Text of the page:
If you’ve ever walked through the aisle of a baby store, or browsed a baby shower list, you’ll immediately notice that his or her first-year baby options can be overwhelming.
But, do you really need all that stuff to be an adequate parent? If you talk to veteran moms and dads most of them will tell you – not really. Why? Because babies grow up FAST in their first year. They outgrow each stage at the speed of light.
I’ve been through it all and want to make your life easier… so I’ve outlined the basics to make your life easier:
Babies need diapers. You can choose cloth or disposable diapers but either way you’ll need a truckload of them.
- Diapers: Most babies outgrow newborn diapers very quickly, so stock up on a mix of newborn and size 1.
- Diaper cream: If you go the cloth diaper route, make sure the cream you pick is compatible with
- Wipes or washcloth: Baby skin is very sensitive, so unscented wipes work the best. Try and use flushable wipes. They’re better for the environment. Washcloths sprayed with water also work well if you want to avoid disposable goods.
- Changing pad: If you’re short on space, skip the changing table and use a changing pad.
- Diaper pail: Although it’s not a necessity, a sealable diaper pail and liner are convenient because dirty diapers get stinky. Use a Wet Bag for soiled cloth diapers and wipes.
Your nursery can be humble or fancy. We guarantee your baby won’t care. Experts actually recommend that your baby share your room (not your bed) for the first 4 to 6 months of his or her life, so keep it simple.
Crib: Choose a crib with fixed side rails.
Firm mattress: To prevent SIDS, your baby should sleep on their back on a firm surface, without any pillows, blankets or toys.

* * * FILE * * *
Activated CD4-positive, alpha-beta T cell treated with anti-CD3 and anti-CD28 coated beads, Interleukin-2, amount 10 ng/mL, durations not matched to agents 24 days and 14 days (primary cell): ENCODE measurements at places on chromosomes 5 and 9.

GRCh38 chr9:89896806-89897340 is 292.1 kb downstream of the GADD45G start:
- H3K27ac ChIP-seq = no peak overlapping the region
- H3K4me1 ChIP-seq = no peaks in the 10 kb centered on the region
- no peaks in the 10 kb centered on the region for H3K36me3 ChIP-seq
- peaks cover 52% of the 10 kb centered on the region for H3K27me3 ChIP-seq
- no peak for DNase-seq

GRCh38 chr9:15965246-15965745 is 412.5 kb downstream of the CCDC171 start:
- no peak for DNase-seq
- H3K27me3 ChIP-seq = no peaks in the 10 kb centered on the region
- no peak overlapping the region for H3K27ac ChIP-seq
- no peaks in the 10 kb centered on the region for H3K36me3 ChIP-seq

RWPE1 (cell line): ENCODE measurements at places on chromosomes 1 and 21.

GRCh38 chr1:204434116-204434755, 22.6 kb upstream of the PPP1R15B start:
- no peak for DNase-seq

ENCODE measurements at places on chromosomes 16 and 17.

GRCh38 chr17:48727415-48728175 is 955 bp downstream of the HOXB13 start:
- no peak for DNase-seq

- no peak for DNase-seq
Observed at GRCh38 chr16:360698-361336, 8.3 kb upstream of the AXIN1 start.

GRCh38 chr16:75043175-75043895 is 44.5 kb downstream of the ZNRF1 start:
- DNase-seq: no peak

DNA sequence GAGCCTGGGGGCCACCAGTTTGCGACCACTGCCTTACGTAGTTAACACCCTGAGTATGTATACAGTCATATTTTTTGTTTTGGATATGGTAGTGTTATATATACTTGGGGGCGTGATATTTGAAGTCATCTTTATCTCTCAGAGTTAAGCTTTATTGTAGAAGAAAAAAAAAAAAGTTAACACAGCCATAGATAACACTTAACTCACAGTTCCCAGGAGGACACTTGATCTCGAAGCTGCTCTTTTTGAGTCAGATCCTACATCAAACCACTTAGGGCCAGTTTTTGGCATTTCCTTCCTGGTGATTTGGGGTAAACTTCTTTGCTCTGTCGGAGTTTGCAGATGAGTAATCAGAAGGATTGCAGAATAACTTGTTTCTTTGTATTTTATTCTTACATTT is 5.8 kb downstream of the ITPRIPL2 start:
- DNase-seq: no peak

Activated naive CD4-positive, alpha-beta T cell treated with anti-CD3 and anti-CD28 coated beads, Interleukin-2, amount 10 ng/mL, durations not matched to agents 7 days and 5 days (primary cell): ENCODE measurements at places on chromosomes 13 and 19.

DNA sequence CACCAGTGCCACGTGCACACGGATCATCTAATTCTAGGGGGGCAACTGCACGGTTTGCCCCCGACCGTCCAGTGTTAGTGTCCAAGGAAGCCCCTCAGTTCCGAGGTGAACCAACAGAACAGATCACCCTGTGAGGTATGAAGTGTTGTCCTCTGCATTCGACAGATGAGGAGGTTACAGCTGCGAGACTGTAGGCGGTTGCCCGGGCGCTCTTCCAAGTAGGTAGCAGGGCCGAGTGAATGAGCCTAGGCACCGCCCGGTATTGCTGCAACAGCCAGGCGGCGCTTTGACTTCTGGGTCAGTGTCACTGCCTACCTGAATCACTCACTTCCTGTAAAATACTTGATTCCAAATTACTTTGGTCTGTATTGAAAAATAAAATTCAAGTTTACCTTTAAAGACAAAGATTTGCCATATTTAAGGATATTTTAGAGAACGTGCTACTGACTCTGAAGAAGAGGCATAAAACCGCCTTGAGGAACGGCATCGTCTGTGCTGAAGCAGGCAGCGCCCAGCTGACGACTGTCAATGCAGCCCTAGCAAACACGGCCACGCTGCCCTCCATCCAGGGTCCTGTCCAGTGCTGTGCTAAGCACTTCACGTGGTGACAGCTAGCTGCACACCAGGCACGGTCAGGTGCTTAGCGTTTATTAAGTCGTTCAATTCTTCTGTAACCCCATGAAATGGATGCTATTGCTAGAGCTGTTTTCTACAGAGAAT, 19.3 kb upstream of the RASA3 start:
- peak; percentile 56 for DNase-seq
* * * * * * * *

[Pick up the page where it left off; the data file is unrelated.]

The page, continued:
Baby monitor: A baby monitor helps you keep an ear on your little one at all times. Some monitors also keep track of heartbeats, room temperatures, and any other pertinent data that will give you peace of mind
Swaddles and sleep sack: Since blankets are not recommended for newborns in cribs, swaddles are a wonderful alternative. They’ll prevent your baby from rolling over and they might also help babies sleep better. And both swaddles and sleep sacks will keep your baby warm at night.
Below are a list of Feeding supplies you’ll need if you’re planning to breast or formula feed.
- Nursing pillow: Most mothers don’t need nursing pillows. Babies need to be very close to their mothers’ bodies to get a good latch. Unfortunately, nursing pillows often get in the way.
- Breast pump: You might be able to get one free through your health insurance.
- Milk storage bags: This link reveals all you need to know about them.
- Bottles: Even if you’re planning on nursing exclusively, you might need to bottle feed your child if you need a break and leave them with a caretaker or it’s time to go back to work.
- Bottles and nipples: Try a couple of different ones before investing in a whole set. Let your baby be the judge of what they best prefer.
- Formula: Ask your pediatrician which one might be the best fit for you and your baby
- Bottle sterilizer: If you have well water, or for some reason your town/city water isn’t chlorinated, you should use a bottle sterilizer.
Be prepared. Babies require lots of equipment to get around town.
Baby car seat: Get one. You won’t be allowed to leave the hospital without one.
Stroller: Choose one that is compatible with your car seat and matches your lifestyle: Do you live in an urban environment that requires a lightweight, easy-to-maneuver stroller? Are you planning on taking long countryside
Baby carrier: Slings and soft structured front carriers can be a lifesaver in the earlier months. Try different models to see which one will best fit your morphology.
Diaper bag: It’s the best way to keep everything together in one compact space.
Since you’ll probably need these essentials at the least convenient moment, make sure you have them on hand before the baby arrives:
- Baby bathtub: Wait until the umbilical cord falls off before giving your baby a bath.
- Digital thermometer: Rectal thermometers are more accurate for children under the age of 3.
- Bulb nasal aspirator: Babies are prone to colds and aspirators are the only way to keep their nasal passages clear and them comfortable.
- Humidifier: Although useful, remember if they aren’t maintained properly or the humidity levels stay too high, they can actually make your baby sick.
- Baby nail file or clippers: We advise clipping or filing when baby is sleeping.
- Baby Tylenol: It is the only over-the-counter medicine babies younger than 6 months can have. This includes cough medicine and Ibuprofen, but make sure you follow the instructions carefully and don’t overuse.